California Raises Wholesale Taxes on Cannabis Flower, Leaf, and Plants

The California Department of Tax and Fee Administration has announced minor excise tax hikes on cannabis flower, leaf, and plants.


Full story after the jump.

California is raising its cannabis tax rates on flower, leaves, and plants effective January 1. The California Department of Tax and Fee Administration says the rate hikes “reflect an adjust for inflation” as required by the state’s Cannabis Tax Law.

The flower taxes per dry-weight ounce are being raised from $9.25 to $9.65, while leaf taxes per dry-weigh ounce move from $2.75 to $2.87, and the plant rates will increase from $1.29 to $1.35.

“The 15 percent cannabis excise tax is based on the average market price of the cannabis or cannabis products sold in a retail sale. The mark-up rate is used when calculating the average market price to determine the cannabis excise tax due in an arm’s length transaction. In an arm’s length transaction, the average market price is the retailer’s wholesale cost of the cannabis or cannabis products, plus the mark-up rate determined by the CDTFA. In a nonarm’s length transaction, the average market price is the cannabis retailer’s gross receipts from the retail sale of the cannabis or cannabis products.” — CDTFA, Cannabis Special Notice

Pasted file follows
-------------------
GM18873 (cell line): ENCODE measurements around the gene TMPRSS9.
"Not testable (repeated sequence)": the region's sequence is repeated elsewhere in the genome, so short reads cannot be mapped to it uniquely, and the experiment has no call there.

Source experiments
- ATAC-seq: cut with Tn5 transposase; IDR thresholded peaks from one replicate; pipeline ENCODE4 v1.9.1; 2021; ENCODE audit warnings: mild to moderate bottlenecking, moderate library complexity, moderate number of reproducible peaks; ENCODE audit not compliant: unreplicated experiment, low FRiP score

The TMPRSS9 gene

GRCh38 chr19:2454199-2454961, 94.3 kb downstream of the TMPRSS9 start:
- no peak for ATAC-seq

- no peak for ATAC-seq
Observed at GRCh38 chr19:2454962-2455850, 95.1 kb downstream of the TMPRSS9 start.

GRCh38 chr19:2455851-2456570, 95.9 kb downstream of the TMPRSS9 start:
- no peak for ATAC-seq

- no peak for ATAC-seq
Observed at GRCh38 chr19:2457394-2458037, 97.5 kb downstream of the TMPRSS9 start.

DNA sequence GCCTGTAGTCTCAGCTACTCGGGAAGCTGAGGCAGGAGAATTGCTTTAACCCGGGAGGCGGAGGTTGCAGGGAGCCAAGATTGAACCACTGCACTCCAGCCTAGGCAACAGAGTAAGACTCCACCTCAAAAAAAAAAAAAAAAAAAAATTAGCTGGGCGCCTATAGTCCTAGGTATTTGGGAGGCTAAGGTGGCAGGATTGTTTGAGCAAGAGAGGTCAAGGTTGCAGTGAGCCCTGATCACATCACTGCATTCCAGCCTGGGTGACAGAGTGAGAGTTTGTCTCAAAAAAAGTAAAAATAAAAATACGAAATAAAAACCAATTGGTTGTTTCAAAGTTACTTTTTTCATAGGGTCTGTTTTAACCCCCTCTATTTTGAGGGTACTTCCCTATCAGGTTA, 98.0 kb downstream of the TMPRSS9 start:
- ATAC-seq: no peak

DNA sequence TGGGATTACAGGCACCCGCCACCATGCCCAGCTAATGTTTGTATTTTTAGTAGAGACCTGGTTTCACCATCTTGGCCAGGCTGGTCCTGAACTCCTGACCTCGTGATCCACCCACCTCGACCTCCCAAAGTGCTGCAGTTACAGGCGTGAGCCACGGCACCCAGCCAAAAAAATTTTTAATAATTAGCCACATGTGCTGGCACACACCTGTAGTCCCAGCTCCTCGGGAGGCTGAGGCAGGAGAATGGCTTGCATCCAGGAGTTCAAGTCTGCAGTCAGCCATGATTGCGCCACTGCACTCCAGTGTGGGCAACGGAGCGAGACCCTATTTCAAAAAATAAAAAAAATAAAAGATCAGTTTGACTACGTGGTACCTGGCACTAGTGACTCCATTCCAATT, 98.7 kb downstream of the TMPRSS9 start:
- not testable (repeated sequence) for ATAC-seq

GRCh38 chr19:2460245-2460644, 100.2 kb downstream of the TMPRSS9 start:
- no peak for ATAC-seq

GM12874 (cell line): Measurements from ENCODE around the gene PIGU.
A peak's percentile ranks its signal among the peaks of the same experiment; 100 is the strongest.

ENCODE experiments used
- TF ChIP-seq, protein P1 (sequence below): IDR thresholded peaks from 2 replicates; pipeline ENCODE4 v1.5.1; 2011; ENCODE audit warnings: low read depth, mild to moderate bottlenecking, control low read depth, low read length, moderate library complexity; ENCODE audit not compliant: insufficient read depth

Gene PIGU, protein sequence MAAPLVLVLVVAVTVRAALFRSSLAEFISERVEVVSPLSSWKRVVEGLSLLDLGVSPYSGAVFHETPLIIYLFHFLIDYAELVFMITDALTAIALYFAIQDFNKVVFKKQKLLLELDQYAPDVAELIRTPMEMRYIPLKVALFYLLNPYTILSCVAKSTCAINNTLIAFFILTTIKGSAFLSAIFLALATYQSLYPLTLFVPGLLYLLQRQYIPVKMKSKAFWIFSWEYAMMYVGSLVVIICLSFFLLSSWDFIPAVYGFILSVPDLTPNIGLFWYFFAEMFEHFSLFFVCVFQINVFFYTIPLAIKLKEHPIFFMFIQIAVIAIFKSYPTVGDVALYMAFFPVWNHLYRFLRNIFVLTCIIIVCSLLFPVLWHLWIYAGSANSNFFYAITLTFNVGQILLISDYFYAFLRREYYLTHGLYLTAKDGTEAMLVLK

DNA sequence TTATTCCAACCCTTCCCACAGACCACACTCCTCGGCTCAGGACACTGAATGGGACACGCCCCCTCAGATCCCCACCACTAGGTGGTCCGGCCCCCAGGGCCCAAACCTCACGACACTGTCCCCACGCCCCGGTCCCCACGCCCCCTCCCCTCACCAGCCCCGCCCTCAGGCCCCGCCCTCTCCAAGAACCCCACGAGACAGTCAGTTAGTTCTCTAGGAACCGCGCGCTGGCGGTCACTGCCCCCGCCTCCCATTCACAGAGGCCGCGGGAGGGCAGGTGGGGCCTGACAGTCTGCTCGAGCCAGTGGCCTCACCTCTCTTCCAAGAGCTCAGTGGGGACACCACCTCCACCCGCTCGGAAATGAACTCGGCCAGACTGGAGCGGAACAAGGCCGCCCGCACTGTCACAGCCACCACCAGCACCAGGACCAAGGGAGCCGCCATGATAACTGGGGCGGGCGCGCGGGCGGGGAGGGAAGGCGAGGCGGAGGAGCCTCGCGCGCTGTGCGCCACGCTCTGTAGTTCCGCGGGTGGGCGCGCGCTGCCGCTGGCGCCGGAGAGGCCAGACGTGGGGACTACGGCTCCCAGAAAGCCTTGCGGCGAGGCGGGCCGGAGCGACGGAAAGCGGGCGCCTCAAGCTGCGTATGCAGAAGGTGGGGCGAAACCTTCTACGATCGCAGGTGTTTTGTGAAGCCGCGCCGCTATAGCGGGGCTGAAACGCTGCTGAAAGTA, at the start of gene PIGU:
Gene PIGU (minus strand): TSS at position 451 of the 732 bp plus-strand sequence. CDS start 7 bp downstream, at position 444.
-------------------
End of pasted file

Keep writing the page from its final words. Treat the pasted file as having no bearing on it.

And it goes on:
In October, Gov. Gavin Newsome (D) signed a bill overriding Section 280E of the Internal Revenue Code which allows cannabusinesses to take normal business deductions when calculating their state taxes.

Critics have argued that California’s cannabis taxes are already too high, and a United Cannabis Business Association report in September suggests that unlicensed cannabis operators outnumber legal cannabis businesses in the state 3-to-1.

The state had anticipated cannabis tax revenues would be worth $355 million this year and $514 million in 2020, but in May those estimates were adjusted to $288 million this year and $359 million next year. In May, the Appropriations Committee rejected a bill to lower the state’s cannabis taxes. That measure would have reduced the excise tax from 15 percent to 11 percent and suspended the cultivation tax for three years.

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